We’ve all heard about the Mediterranean diet, but My Greek Family Table goes even further in talking about the healing power of ingredients in Greek cuisine, from an abundance of fresh vegetables to healthy fats. Maria joins the Clever Cookstr in this week's episode to talk about:
* how Greek food contributes to overall well-being
* favorite seafood preparations for summertime
* lots of ways to use seasonal produce
* why there's plenty of room for sweets
* and much more!
To hear the full interview with Maria, listen in the top right hand player, or on Apple Podcasts, Stitcher, and Spotify.
The following recipe is excerpted with permission from My Greek Family Table, (c) 2017 by Maria Bernardis. All rights reserved.
Baked Asparagus with Oregano, Feta, and Lemon Zest
To the ancient Greeks, asparagus represented the spear of love. Here it is simply combined with
feta, garlic, and lemon. Eat it as a main meal or serve it as an accompaniment to meat or
poultry. When available, I like to mix the green, purple, and white varieties because they look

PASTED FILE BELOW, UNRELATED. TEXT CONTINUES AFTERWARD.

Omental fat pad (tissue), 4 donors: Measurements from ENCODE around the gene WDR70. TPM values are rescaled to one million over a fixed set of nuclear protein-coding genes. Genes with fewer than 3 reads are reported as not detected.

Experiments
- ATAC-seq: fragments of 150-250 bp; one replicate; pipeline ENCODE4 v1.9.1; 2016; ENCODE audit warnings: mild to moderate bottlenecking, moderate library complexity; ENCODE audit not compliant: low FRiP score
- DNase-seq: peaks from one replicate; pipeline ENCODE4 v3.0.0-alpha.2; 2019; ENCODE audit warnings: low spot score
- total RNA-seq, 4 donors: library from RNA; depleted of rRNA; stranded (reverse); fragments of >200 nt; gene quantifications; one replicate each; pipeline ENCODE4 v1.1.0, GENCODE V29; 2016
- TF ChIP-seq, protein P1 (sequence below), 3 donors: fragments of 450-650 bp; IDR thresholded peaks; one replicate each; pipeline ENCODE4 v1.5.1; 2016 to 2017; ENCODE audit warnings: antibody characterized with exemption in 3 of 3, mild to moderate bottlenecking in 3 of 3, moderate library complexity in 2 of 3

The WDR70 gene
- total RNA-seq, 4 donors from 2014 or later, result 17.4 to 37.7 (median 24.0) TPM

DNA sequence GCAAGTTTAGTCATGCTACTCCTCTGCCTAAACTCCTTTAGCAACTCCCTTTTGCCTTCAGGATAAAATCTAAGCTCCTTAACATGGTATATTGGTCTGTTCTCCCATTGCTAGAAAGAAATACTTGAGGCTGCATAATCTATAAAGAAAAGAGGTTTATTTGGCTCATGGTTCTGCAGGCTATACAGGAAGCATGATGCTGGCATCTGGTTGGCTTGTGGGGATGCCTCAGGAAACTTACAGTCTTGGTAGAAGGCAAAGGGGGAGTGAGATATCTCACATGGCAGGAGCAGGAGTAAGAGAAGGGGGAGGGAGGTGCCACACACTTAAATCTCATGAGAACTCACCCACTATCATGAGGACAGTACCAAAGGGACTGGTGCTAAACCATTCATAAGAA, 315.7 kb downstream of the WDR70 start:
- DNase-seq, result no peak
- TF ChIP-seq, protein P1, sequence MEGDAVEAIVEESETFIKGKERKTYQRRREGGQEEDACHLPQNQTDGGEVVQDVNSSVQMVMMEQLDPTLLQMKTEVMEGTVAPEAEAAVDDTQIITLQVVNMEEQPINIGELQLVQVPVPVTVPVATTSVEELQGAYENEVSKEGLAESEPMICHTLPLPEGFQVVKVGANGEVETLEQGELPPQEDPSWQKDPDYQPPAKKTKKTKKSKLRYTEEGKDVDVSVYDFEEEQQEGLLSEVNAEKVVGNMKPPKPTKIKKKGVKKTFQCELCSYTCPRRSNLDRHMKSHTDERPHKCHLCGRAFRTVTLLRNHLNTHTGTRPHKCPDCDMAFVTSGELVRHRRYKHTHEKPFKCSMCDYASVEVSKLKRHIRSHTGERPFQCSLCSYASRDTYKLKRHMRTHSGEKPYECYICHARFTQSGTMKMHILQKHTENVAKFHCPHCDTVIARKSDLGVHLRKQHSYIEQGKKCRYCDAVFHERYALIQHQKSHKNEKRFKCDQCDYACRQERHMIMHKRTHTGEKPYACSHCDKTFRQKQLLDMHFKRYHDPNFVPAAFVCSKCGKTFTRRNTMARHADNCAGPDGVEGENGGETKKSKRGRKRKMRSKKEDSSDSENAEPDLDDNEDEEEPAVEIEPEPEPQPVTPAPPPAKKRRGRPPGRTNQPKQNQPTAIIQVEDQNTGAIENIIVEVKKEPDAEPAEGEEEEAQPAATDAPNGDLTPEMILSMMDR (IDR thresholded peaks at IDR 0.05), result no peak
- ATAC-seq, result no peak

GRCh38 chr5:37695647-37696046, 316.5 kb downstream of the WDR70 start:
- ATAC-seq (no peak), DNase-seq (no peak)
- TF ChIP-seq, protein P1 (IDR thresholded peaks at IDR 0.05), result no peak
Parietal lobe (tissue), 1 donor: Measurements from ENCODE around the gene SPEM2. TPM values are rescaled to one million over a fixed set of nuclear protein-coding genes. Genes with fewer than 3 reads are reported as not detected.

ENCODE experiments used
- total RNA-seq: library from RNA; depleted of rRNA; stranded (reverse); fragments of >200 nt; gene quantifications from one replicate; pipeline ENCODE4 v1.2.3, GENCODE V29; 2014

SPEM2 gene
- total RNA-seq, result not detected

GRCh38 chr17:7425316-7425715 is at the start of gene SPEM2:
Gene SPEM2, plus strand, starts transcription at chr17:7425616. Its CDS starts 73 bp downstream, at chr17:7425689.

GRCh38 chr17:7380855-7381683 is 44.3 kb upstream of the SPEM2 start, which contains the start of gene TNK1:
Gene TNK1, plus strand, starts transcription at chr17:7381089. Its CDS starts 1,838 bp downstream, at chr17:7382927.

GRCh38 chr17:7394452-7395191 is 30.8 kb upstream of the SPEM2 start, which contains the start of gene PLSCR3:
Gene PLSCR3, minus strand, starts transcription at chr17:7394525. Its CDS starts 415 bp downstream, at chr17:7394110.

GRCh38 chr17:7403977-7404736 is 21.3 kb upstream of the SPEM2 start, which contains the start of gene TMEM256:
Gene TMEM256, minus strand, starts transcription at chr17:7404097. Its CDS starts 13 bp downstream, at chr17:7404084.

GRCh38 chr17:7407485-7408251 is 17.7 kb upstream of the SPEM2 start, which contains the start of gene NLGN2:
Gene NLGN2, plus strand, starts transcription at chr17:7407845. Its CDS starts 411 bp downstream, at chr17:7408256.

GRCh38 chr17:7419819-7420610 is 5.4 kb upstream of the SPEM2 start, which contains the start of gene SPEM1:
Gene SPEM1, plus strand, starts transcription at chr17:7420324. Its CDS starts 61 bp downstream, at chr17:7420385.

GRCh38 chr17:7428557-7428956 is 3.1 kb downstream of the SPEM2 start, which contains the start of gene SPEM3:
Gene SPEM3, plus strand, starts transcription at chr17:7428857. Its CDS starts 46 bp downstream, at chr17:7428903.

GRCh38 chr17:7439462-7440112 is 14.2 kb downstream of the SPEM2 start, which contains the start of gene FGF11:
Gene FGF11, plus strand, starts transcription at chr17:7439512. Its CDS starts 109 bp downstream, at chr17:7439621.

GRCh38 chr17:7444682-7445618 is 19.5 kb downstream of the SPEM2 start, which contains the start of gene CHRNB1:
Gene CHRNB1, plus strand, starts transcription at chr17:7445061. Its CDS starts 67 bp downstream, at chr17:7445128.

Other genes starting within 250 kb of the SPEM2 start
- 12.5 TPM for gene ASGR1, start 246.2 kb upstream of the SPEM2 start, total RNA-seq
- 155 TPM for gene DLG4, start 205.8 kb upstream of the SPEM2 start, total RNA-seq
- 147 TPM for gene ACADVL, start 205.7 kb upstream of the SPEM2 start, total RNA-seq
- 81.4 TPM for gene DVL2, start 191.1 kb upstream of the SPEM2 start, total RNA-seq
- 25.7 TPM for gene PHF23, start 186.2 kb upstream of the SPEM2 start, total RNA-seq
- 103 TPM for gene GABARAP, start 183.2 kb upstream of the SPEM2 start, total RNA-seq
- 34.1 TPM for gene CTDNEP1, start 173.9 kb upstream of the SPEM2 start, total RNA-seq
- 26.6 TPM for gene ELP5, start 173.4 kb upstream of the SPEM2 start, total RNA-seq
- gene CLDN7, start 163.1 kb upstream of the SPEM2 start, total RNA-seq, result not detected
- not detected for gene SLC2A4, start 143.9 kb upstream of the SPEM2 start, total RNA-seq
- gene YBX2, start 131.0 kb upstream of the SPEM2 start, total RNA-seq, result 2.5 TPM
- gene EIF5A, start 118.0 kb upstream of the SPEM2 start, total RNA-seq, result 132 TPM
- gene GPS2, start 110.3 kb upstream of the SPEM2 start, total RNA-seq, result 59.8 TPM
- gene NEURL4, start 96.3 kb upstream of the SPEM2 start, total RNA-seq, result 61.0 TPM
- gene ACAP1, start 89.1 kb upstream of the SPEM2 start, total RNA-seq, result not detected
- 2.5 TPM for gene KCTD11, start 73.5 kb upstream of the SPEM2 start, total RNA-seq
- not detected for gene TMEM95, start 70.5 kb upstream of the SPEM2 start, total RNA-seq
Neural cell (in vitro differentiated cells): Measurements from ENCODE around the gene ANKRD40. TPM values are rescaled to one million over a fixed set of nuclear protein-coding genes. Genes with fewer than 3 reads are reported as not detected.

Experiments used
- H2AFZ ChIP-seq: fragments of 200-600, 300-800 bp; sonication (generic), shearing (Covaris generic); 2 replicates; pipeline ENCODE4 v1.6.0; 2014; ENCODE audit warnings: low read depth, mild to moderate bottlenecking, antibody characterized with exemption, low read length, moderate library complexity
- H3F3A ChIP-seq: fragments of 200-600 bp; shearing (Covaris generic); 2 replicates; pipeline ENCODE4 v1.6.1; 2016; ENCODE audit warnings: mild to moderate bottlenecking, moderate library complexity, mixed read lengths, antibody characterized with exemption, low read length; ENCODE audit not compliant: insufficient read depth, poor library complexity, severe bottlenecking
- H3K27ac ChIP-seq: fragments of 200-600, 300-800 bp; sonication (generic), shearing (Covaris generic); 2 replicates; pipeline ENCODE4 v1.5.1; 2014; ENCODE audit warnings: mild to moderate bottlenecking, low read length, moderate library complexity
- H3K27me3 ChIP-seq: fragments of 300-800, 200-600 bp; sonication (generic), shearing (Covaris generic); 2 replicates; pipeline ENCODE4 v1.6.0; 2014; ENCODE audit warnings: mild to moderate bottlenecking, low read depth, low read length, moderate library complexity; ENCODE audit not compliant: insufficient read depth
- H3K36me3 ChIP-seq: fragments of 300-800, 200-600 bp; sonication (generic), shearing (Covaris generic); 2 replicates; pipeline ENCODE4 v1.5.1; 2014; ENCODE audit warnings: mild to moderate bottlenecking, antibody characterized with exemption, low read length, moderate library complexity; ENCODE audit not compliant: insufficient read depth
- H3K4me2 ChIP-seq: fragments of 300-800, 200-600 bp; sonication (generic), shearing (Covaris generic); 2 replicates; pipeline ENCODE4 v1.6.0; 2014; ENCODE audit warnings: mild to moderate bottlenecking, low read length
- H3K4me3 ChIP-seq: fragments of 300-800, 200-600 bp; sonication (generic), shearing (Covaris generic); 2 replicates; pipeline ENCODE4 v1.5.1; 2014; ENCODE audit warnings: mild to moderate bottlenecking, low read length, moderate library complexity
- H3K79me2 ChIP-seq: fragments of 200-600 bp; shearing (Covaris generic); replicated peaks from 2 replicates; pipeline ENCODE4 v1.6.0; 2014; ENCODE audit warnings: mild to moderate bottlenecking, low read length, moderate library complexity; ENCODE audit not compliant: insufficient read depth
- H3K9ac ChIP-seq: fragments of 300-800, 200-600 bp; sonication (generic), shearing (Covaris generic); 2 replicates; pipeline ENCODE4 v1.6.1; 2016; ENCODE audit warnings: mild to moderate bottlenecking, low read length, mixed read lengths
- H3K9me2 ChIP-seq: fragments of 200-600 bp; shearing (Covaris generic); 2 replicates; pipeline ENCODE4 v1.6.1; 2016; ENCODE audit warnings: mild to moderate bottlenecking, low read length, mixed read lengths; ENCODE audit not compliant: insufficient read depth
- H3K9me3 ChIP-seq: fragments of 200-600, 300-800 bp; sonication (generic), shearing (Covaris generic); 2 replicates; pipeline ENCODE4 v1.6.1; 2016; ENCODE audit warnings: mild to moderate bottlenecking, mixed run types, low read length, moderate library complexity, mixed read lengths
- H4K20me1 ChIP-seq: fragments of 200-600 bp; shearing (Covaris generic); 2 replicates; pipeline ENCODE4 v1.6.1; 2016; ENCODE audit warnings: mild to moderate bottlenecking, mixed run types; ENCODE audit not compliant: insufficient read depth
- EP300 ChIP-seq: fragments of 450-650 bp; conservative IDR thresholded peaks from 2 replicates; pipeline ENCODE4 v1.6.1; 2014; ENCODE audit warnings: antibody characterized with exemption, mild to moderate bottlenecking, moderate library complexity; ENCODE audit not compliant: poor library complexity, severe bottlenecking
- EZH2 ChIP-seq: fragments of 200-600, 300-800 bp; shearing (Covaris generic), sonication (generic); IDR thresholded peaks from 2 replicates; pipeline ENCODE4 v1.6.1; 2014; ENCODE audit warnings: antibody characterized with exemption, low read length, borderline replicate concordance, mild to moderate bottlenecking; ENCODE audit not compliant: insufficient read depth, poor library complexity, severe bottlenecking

so beautiful together. Serves 4
2 bunches asparagus
Sea salt and cracked pepper
4 ounces feta, crumbled
4 tablespoons extra virgin
2 cloves garlic, minced
2 tablespoons grated lemon zest
1 teaspoon dried wild oregano
Juice of 1 lemon
1 tablespoon chopped dill (optional)
Preheat the oven to 350°F.
Wash the asparagus and place in a baking dish. Season with salt and pepper, then scatter the crumbled feta over the top.
Heat the olive oil in a frying pan or skillet over low heat, add the garlic, lemon zest, and oregano and cook, stirring, until the garlic is lightly golden. Remove the pan from the heat, stir in the lemon juice, and pour over the asparagus and feta.
Bake for 15 minutes or until the asparagus is tender. Garnish with dill (if using) and serve.
The early Greeks used asparagus for medicinal purposes and in herbal medicine, including for
the cure of toothaches and the prevention of bee stings. Second-century physician Galen
described asparagus as “cleansing and healing.” The ancient Greeks considered it very useful in
the treatment of internal illnesses. In particular Dioscorides informs us that “the small stalks of
which, boiled and eaten, soothe the intestines . . . the stalks pounded into small pieces with
white wine lessen disorders of the kidneys.”
Asparagus was held in high regard by the ancient Greeks as an aphrodisiac.
Asparagus provides a wide variety of antioxidant nutrients, including vitamin C. It is also a rich source of potassium, important for the proper functioning of the heart, kidneys, muscles, nerves, and digestive system.